Sunday, September 17, 2017

Big Clock

The Big Clock always seemed to be playing on WNET in New York when I was growing up. I remember seeing promos that later that night it would be playing on the station. It wasn’t until years later I finally saw it and enjoyed it. Recently I saw the film on the big screen at Brooklyn Academy of Music when the film ran as part of a Joe Dante retrospective (it was an influence on him)

Those of you haven’t seen it probably have seen the remake with Kevin Costner called No Way Out. I saw the Costner film first and as much as I love that film I find the original more satisfying, if more fantastic. The plot of The Big Clock has Ray Milland as the head of a crime magazine run by Charles Laughton. The specialize in finding lost fugitives. When Milland quits he ends up spending a night drinking with the boss’s mistress. When Laughton kills her he tries to frame a shadowy figure he saw leaving her apartment (Milland). Milland is given a huge raise to come back and try to find the figure. Milland has to cover his tracks while everyone is pushing for an instant solution.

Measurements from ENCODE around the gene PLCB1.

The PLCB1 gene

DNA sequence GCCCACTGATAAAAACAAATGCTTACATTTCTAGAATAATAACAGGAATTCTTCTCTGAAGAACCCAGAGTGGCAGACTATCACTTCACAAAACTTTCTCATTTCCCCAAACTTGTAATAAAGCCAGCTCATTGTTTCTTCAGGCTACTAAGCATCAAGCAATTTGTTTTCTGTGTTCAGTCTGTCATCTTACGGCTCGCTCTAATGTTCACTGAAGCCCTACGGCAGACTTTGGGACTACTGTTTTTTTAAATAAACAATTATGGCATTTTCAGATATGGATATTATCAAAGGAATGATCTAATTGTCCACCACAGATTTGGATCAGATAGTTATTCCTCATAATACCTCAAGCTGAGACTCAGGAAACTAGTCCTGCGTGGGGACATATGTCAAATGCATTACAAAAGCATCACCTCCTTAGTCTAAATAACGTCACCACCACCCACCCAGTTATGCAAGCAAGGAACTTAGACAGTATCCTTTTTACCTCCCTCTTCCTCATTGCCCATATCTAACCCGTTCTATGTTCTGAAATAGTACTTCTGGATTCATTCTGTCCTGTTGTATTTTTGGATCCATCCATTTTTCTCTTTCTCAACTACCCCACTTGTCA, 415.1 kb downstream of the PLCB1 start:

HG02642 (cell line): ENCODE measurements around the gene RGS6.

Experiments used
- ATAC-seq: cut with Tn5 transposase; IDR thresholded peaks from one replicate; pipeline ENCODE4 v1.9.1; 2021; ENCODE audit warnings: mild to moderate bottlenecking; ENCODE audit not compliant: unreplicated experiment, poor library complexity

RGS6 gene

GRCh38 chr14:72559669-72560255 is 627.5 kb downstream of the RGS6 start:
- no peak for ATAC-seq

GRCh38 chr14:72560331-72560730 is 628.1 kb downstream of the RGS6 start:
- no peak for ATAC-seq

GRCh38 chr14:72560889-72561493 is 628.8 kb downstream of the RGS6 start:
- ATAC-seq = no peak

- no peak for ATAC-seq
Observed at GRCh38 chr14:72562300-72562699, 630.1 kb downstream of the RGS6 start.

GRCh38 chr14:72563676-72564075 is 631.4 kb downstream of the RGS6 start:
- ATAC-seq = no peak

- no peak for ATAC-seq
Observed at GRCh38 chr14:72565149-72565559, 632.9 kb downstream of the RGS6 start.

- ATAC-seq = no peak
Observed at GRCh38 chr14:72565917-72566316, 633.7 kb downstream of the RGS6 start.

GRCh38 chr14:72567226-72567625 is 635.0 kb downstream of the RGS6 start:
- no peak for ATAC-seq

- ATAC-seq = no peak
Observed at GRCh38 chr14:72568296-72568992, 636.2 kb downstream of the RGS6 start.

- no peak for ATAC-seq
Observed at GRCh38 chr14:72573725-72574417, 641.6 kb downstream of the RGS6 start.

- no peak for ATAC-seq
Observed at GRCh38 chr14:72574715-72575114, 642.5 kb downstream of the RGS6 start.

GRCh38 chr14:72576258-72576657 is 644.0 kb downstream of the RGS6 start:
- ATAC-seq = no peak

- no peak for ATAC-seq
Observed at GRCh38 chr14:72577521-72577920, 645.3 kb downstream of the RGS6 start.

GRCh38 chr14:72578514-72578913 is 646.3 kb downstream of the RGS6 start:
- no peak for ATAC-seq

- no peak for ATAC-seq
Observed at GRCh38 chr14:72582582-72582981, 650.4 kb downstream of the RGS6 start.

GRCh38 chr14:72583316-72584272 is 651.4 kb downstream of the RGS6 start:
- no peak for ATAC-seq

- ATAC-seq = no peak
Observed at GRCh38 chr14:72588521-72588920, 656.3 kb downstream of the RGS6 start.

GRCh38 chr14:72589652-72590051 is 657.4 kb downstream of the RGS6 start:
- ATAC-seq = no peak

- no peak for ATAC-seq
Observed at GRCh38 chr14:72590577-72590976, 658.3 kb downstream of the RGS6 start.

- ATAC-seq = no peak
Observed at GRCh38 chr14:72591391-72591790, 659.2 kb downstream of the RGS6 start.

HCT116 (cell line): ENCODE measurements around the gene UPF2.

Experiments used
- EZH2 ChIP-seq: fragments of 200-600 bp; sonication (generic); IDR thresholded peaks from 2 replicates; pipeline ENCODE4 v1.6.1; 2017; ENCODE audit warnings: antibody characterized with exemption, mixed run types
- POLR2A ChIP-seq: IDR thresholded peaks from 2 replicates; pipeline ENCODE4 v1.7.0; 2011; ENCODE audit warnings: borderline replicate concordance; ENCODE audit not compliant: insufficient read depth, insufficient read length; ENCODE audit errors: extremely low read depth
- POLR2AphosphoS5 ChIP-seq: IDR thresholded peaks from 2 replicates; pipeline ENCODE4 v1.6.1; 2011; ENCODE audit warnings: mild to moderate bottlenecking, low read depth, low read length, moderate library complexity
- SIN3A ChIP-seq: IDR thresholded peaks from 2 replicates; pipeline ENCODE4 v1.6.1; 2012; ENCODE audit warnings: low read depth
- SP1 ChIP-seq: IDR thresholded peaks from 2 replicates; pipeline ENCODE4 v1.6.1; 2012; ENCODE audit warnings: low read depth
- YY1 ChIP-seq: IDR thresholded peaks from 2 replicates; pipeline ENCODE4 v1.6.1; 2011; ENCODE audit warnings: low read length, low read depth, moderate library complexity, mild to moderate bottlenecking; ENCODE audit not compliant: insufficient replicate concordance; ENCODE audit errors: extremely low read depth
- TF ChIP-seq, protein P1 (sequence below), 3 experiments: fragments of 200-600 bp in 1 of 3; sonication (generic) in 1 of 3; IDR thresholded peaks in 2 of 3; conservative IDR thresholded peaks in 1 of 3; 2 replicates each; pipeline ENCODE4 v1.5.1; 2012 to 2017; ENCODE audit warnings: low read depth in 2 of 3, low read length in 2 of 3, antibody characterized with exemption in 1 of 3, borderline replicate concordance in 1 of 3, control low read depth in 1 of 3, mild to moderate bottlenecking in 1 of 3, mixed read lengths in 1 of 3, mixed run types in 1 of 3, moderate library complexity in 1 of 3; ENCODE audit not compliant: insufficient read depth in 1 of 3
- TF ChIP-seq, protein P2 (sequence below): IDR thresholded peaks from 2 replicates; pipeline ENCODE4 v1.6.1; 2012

A tense mix of humor and suspense the film the film is a beautifully crafted thriller. Where the film at first sends us far and wide through New York and has talk of cities around the world the film closes in in the final piece as Milland and all the characters are essentially trapped in the magazine offices as Milland tries desperately not to be recognized. The shift makes it all feel incredibly claustrophobic.

There are so many delights in the film I could wax poetic about it for hours, however I won’t since you should just see the delightful film for yourself. However I will say that the film has a great, wordless turn but Henry (aka Harry) Morgan, best known as Col. Sherman Potter on MASH. He’s absolutely chilling and he doesn’t actually do anything except stand there.

One of the great films of the 1940’s.

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